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'Saving Grace' film review

Grace and Matthew sharing a laugh
Movie Poster Art

'Saving Grace'


A rare delight among comic films, 'Saving Grace' is a charming and witty glimpse into the controversial life of a proper upper middle class English housewife by the name of Grace Trevethyn, played by (Brenda Blethyn) and the unusual rapport she enjoys with her gardener, Matthew (Craig Ferguson). Their friendship is genuine and mutually beneficial, even strong enough to sustain Grace when she learns that her husband has suddenly jumped off a cliff into the deep blue ocean under great financial pressures, due to repeatedly unscrupulous investment errors.

Worse still, it is revealed that all the money is now gone including Grace's ownership rights to the opulent family estate. In the aftermath of this devastating incident, it is Matthew's job to dig the ground at the grave site where the casket is to be placed, though by all indications he is not entirely overwhelmed by this cumbersome and depressing chore, as he takes a moment to smoke a marijuana cigarette while digging... in fact, he regularly smokes the substance and has been growing a few plants in a carefully hidden part of the garden albeit without much success, as he has been neglecting to provide sufficient water and light in order for the plants to bloom.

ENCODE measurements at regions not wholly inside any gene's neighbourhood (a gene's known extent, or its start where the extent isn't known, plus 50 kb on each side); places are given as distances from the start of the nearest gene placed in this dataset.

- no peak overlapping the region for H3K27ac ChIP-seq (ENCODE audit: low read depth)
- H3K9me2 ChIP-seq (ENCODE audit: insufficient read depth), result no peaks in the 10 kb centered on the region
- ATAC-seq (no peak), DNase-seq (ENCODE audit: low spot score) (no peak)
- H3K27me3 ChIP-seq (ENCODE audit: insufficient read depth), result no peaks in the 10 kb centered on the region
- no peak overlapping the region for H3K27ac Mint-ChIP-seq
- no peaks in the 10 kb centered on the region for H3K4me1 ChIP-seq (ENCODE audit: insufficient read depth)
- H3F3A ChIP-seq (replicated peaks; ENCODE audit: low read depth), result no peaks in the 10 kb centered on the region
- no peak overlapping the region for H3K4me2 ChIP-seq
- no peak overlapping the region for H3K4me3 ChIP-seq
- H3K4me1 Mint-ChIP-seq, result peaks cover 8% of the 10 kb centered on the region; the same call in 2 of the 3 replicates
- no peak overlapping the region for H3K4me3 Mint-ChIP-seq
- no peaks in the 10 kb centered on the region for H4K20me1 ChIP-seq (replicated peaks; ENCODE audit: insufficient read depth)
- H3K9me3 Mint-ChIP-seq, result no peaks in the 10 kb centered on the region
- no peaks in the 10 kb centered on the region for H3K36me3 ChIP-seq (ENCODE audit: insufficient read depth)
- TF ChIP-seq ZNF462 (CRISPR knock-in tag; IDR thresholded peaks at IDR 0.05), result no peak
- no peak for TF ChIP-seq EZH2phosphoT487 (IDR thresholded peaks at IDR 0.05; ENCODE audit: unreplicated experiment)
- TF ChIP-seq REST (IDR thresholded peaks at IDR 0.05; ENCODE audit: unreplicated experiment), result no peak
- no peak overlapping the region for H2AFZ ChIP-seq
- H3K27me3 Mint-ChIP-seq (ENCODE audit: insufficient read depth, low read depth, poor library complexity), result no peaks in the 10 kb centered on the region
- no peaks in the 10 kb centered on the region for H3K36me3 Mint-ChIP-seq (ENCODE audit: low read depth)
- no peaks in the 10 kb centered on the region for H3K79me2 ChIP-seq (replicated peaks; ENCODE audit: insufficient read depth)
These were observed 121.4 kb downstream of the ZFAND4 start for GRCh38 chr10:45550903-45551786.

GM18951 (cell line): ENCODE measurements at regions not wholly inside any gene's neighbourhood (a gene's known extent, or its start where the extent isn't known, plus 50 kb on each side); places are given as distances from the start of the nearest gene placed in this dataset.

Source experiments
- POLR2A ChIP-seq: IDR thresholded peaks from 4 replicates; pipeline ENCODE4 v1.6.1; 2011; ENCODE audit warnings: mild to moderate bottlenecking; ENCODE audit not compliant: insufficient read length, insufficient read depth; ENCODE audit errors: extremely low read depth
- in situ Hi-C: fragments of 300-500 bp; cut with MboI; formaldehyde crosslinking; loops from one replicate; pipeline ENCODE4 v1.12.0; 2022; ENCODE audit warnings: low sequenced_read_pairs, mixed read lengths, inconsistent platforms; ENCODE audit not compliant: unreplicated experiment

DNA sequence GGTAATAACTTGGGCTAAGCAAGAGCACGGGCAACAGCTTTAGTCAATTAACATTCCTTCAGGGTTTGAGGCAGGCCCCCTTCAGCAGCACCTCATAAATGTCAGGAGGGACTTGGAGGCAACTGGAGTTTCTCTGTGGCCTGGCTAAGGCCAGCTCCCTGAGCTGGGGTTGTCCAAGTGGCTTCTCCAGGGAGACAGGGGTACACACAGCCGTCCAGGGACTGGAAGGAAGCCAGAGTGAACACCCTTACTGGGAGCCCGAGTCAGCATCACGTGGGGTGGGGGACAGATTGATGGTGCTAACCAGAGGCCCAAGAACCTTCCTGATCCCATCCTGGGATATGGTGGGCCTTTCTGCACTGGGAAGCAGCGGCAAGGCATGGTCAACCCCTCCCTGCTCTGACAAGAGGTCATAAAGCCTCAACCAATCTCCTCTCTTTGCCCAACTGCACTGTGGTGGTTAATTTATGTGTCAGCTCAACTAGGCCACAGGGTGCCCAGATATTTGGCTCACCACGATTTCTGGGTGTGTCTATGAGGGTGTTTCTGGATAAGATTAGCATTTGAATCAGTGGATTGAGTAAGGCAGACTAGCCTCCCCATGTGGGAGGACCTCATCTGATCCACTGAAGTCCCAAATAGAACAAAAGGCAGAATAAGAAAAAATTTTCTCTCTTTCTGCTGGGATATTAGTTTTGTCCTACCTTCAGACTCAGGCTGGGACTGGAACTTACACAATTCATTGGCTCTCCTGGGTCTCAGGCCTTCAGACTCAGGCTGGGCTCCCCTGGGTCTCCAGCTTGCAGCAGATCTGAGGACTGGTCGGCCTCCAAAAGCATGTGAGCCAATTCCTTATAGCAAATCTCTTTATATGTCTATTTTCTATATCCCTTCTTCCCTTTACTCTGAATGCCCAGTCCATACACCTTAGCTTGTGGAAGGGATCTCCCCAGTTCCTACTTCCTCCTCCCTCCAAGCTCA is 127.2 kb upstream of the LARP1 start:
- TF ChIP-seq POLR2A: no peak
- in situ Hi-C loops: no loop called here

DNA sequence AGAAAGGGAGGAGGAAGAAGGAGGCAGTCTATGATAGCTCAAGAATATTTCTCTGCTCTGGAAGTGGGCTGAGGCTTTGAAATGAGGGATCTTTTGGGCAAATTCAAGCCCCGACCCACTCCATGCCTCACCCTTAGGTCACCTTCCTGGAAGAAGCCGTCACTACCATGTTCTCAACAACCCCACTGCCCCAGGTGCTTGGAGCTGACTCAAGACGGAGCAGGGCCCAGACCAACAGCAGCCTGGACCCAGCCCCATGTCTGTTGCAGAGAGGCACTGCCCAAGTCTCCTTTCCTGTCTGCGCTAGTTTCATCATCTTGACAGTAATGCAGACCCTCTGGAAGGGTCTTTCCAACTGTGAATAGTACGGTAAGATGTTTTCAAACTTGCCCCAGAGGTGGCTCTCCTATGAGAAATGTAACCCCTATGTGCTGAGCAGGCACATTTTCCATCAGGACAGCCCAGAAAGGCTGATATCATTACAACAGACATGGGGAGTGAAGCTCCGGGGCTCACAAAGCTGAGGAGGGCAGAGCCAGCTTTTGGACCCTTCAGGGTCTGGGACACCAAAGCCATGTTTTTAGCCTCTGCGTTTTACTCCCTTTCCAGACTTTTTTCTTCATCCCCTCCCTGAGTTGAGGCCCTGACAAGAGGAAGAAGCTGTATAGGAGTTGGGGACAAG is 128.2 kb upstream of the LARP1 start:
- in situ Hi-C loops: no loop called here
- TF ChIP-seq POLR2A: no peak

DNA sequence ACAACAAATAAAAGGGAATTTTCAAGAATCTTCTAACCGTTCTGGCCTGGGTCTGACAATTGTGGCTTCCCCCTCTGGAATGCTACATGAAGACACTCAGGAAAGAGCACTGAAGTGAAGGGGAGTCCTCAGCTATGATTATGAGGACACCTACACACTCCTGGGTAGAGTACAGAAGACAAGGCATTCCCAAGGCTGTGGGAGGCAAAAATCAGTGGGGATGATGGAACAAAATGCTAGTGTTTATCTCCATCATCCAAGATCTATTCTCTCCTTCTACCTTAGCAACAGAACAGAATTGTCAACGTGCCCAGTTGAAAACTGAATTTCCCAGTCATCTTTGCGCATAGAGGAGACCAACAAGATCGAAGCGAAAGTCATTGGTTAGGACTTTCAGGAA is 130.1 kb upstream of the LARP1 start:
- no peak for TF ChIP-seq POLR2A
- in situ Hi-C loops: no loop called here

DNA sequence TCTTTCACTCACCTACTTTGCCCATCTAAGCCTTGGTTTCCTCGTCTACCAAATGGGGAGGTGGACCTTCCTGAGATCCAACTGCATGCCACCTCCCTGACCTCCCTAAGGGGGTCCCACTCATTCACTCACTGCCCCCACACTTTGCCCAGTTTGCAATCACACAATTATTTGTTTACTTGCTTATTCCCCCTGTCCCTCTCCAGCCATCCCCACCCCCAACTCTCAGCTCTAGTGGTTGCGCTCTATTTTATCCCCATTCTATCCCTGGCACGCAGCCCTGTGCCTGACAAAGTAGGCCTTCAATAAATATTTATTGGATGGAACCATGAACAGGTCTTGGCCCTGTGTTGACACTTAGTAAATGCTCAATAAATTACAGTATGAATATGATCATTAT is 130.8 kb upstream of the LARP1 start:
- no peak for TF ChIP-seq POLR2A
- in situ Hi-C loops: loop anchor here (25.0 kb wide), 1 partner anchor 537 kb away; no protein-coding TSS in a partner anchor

Yet the meager fruits of Matthew's labor do manage to keep his spirits afloat, and his easy going mannerism proves to have a surprisingly positive effect on poor Grace who is constantly being hounded by bankers and creditors lurking like sharks at her doorstep, inching closer and closer to her by the day. When they finally arrive for Matthew's lawnmower and he tries to put up a fight Grace prevents him, realizing that any attempt to resist the inevitable would be futile.

Naturally the gardener cannot bear the looming perpetual sadness on his lady's face and knowing that she too has a green thumb, invites Grace to peak at his dying plants in the hope that she might be able to revive them. Interestingly, Matthew's gesture is metaphoric in that Grace is much like a dying flower herself, and in desperate need of somehow coming back to life. He leads her to the site at night with flashlight in hand, becoming reticent when she gets wind that he is growing cannabis; and though a tad bit condescending at first, Grace does not hesitate to take at least one of the plants home with her to nurture.

The plot thickens and a series of increasingly humorous events ensue, as the two devise a plan to cultivate a greenhouse and actually attempt to market the crops for a profit under the disdainful eye of Matthew's pregnant girlfriend Nicky (Valerie Edmond) and the mild amusement of a sympathetic town. However, when things start to get out of hand and Sargent Mabely (Ken Campbell) pays Grace a visit she immediately comes to her senses, burns the weed, writes a bestselling novel, and remarries a man totally opposite of her husband!

A funny and often hilarious film with excellent timing and a politically relevant message, 'Saving Grace' is available online, in area libraries and movie stores.